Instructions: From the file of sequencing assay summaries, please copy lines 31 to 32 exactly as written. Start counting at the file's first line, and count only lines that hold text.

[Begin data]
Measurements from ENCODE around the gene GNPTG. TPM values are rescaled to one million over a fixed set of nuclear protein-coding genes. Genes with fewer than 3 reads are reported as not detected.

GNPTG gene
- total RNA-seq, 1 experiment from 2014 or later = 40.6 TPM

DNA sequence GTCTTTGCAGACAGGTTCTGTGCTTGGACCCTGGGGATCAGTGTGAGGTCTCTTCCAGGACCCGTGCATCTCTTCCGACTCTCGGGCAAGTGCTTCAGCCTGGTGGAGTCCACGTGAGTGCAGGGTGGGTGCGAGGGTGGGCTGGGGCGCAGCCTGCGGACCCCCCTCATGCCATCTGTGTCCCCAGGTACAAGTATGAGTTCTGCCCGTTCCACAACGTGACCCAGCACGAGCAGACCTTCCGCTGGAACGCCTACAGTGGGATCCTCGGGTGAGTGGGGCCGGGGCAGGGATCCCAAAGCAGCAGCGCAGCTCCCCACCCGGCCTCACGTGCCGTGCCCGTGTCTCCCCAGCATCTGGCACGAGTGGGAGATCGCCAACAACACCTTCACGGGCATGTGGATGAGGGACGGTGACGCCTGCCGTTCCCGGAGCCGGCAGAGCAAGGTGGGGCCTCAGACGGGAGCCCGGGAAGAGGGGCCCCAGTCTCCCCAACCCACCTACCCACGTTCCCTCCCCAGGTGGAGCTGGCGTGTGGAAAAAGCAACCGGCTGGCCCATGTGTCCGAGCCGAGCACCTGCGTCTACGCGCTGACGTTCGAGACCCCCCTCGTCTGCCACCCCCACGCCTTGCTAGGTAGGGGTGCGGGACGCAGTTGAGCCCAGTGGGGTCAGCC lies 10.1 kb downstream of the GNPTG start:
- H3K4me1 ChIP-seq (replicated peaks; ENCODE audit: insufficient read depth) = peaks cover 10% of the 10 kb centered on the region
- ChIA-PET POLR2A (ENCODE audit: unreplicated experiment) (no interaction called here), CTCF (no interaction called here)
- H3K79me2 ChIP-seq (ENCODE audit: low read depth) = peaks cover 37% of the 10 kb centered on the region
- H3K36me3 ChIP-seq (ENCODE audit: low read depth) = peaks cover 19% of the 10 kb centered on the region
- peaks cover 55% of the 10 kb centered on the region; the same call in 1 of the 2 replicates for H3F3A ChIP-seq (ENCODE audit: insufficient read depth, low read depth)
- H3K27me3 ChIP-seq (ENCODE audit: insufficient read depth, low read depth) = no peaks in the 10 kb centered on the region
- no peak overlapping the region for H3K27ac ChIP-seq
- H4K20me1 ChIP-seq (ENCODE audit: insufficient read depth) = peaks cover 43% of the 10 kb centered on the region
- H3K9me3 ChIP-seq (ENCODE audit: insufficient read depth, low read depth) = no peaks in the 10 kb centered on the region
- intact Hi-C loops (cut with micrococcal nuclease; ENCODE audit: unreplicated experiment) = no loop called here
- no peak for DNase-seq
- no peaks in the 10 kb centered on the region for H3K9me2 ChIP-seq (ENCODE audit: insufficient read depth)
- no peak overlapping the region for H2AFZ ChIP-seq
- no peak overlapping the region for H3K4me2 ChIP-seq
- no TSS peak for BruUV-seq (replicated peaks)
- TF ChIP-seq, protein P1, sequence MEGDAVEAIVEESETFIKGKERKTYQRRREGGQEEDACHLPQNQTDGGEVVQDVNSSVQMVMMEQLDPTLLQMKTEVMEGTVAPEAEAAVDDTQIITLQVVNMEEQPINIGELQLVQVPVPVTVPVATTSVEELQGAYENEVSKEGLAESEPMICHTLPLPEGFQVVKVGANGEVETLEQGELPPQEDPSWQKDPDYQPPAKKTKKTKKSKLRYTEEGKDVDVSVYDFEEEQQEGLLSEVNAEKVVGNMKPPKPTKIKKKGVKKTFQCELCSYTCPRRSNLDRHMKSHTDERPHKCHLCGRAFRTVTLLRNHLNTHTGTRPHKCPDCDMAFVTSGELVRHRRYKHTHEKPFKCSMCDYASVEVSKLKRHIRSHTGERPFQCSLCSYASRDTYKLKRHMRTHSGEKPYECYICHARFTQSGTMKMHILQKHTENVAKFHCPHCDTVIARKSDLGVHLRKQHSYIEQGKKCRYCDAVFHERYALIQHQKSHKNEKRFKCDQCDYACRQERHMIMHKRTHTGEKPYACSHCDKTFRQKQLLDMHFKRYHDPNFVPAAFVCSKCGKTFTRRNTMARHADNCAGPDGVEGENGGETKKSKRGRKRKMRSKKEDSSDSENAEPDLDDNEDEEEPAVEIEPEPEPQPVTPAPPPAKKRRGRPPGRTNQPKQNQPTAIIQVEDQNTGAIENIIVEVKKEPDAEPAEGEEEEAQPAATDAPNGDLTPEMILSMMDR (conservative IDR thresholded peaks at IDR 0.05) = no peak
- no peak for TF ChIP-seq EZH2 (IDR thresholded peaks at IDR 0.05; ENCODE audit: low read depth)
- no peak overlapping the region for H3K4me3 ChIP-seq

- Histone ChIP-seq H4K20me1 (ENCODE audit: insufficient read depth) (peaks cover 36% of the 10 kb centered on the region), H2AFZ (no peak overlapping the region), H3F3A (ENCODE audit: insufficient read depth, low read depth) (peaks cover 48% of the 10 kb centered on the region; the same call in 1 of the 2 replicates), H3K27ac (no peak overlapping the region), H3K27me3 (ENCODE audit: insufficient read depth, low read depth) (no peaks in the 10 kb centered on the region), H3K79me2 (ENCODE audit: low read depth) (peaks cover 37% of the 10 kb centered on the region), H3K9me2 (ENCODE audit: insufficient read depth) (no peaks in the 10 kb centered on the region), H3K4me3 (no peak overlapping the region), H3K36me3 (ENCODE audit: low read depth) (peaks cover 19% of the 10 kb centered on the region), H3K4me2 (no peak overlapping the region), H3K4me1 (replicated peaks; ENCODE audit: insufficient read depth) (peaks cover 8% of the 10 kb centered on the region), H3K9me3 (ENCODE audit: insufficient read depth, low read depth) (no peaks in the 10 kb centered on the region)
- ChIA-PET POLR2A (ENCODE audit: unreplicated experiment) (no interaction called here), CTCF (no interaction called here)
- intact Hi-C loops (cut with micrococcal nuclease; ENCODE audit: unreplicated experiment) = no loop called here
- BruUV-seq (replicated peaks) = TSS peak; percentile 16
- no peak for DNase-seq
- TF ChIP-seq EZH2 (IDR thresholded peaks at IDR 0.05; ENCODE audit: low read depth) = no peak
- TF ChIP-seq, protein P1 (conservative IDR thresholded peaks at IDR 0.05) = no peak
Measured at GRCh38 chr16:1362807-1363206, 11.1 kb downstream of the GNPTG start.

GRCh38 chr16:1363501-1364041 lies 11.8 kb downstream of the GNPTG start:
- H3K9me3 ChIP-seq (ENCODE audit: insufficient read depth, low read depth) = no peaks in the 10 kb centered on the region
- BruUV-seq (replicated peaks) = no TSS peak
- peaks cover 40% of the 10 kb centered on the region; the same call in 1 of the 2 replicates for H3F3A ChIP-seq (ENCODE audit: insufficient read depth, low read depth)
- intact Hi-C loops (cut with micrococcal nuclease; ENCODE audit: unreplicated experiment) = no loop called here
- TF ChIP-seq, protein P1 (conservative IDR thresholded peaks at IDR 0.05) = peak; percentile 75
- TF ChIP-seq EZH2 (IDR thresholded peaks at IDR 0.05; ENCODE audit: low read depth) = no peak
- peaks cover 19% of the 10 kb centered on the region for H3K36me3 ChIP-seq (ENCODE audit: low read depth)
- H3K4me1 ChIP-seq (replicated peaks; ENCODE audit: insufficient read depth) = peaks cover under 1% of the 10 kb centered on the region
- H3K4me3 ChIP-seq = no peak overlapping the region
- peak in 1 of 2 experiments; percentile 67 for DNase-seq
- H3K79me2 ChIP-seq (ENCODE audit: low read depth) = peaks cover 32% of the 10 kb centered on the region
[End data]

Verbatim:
GRCh38 chr16:1363501-1364041 lies 11.8 kb downstream of the GNPTG start:
- H3K9me3 ChIP-seq (ENCODE audit: insufficient read depth, low read depth) = no peaks in the 10 kb centered on the region